Children victims of violence who are forced to be on the move are first and foremost children!
Having travelled so far, these children risk being left very far behind. For them, the vision of the Agenda seems distant and illusory. Freedom from violence for all children is both an ethical and a legal imperative. For children on the move, the continuum of violence that shapes their experience, from place of origin to destination, must be transformed into a continuum of protection. The report also benefits from a series of special contributions from key actors involved in promoting and protecting the human rights of children on the move.
Family Court Support Worker Program
Guided by international standards, the rights of all children who fall under the jurisdiction of the State, including asylum seekers, refugees, migrants and stateless children, must be ensured without discrimination of any kind. The development of the Global Compacts on Refugees and for the Safe, Orderly and Regular Migration presents a strategic opportunity to advance implementation of these crucial measures. Given the scale and complexity of the issues surrounding children on the move, this report gives particular emphasis to certain key strategic issues.
It considers, for example, the situation of all children who cross international borders, irrespective of their status and motivations, but it does not address the specific situation of internally displaced children, even if they face many of the same challenges international migrants and refugees must confront. While offering a global overview of the risks faced by children on the move, this report gives particular attention to the situation in Central America and Europe. The European region has struggled to address a massive movement of refugees and migrants on almost every level: morally, economically, politically and logistically.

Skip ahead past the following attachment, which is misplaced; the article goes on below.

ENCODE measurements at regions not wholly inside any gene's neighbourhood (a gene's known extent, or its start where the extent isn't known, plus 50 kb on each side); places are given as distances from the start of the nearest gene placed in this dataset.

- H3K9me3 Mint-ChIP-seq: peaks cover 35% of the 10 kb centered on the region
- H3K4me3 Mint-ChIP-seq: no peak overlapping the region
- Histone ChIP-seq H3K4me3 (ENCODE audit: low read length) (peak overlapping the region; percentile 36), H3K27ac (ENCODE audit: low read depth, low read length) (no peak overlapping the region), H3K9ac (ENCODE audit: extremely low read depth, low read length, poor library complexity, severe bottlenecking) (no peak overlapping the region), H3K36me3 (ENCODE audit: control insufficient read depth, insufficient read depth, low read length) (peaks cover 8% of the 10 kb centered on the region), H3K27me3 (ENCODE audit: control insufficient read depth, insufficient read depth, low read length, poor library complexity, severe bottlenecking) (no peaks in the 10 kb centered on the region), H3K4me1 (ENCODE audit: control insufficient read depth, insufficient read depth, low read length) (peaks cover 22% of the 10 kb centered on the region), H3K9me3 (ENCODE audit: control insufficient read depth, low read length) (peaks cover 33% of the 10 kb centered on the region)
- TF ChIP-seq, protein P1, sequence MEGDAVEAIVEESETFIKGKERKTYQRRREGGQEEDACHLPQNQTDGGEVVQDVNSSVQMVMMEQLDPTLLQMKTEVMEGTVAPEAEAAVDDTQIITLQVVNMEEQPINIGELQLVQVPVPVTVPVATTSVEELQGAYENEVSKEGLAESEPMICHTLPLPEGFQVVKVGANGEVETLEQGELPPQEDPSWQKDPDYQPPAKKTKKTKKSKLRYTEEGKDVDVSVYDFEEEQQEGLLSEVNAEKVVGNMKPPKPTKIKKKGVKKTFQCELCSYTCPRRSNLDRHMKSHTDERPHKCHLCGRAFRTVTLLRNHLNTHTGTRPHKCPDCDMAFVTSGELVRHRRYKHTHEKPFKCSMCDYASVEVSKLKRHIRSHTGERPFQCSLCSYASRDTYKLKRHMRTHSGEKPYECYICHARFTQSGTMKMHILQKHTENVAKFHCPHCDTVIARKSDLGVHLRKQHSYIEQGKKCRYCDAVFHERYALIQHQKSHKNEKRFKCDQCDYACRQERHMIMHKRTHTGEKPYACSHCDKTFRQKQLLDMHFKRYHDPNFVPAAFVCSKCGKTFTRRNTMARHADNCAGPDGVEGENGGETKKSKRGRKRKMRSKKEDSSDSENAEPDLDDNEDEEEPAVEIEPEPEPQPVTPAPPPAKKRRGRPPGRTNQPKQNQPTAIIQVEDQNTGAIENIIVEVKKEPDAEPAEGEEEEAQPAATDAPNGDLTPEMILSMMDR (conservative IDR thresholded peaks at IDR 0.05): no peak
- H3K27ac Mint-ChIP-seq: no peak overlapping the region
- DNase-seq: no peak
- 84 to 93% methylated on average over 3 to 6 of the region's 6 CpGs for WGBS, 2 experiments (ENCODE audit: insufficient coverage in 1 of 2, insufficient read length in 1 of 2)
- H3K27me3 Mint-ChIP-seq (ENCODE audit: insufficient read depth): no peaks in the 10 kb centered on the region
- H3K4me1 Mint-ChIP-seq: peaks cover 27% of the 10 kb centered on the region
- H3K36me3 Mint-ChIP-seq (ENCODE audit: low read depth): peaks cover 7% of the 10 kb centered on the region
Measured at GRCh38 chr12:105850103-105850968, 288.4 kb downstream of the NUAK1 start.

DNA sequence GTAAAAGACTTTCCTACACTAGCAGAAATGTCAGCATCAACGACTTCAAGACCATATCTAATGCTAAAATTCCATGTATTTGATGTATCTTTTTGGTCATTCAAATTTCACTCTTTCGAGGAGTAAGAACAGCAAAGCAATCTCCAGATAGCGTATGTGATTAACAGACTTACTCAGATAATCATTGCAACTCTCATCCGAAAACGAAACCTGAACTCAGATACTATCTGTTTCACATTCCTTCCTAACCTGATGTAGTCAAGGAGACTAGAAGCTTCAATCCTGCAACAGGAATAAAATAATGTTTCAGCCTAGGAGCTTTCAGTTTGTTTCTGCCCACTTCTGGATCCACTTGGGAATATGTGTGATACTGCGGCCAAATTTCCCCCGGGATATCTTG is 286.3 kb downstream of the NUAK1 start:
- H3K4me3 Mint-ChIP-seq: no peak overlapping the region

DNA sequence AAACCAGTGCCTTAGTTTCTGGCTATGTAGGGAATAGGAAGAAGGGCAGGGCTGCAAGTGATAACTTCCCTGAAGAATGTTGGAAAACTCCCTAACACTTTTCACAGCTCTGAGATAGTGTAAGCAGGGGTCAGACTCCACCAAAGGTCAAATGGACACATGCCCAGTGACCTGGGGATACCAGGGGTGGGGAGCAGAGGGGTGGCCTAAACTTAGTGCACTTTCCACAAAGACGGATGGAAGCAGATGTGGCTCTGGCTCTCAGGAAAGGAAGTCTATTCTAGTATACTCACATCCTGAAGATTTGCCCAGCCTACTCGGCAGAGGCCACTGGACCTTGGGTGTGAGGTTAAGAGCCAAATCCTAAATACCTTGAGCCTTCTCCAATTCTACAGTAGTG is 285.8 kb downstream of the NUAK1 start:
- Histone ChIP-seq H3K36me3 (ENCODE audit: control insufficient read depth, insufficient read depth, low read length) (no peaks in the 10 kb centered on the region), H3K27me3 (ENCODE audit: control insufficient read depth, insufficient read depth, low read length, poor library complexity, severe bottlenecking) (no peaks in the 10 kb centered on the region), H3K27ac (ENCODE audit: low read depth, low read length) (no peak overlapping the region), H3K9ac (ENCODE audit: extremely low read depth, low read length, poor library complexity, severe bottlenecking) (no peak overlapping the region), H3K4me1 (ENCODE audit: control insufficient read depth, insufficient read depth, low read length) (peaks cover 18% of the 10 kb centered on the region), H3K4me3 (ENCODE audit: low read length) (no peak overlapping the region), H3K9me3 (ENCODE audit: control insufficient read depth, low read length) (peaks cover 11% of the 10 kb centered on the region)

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And despite regional human rights standards and national legislation, humanitarian commitments toward people on the move, including children have often failed to be upheld. In Central America, unprecedented levels of criminal and gang violence in local communities — including schools — are forcing children to flee their homes in El Salvador, Guatemala and Honduras.
Cambridge Health Alliance Victims of Violence Program | Title IX Office
When she widens her saucer-blue eyes to a full twinkle, and adds the toothy Seven-year-old Blair Partain is a fist-full of energy. Seven-year-old Phoenix Weaver is breathing easier these days.
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A car accident two years ago in her home town of Nixa, Courtney Phinney will spend the rest of her life making good on a promise — a promise she credits for Lyndsay's babies suffered from Twin Twin Transfusion Syndrome, which means the amniotic fluid was not evenly distributed between the babies Sign up to receive health and wellness news in your inbox. Sign Up. Language Services Available. Victim of Violence Program.
Funded by donors to St. Louis City and County Police, St.
Louis City and County school districts and school social workers in St. Louis City schools. Program serves children ages years who have been involved in interpersonal violence and each is offered a mentor. Contact begins in the Emergency Department ED with ED social workers approaching the family, developing rapport with family and child and introducing them to the program —providing brochures and business cards and informing them that a mentor will contact them within 24 hours.
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The mentor makes contact with the family within 24 hours of them being seen in the ED. If they are discharged the mentor will see them in the community, and if they are admitted they will be seen inpatient. The first visit is made with caretaker and child and if they agree to participate in the mentor program, regular meetings are held at a mutually agreed upon site. These meetings may or may not include the caretaker but at some point the child will have time alone with the mentor to begin to develop goals and treatment plans and to process the reasons that led up to the ED treatment.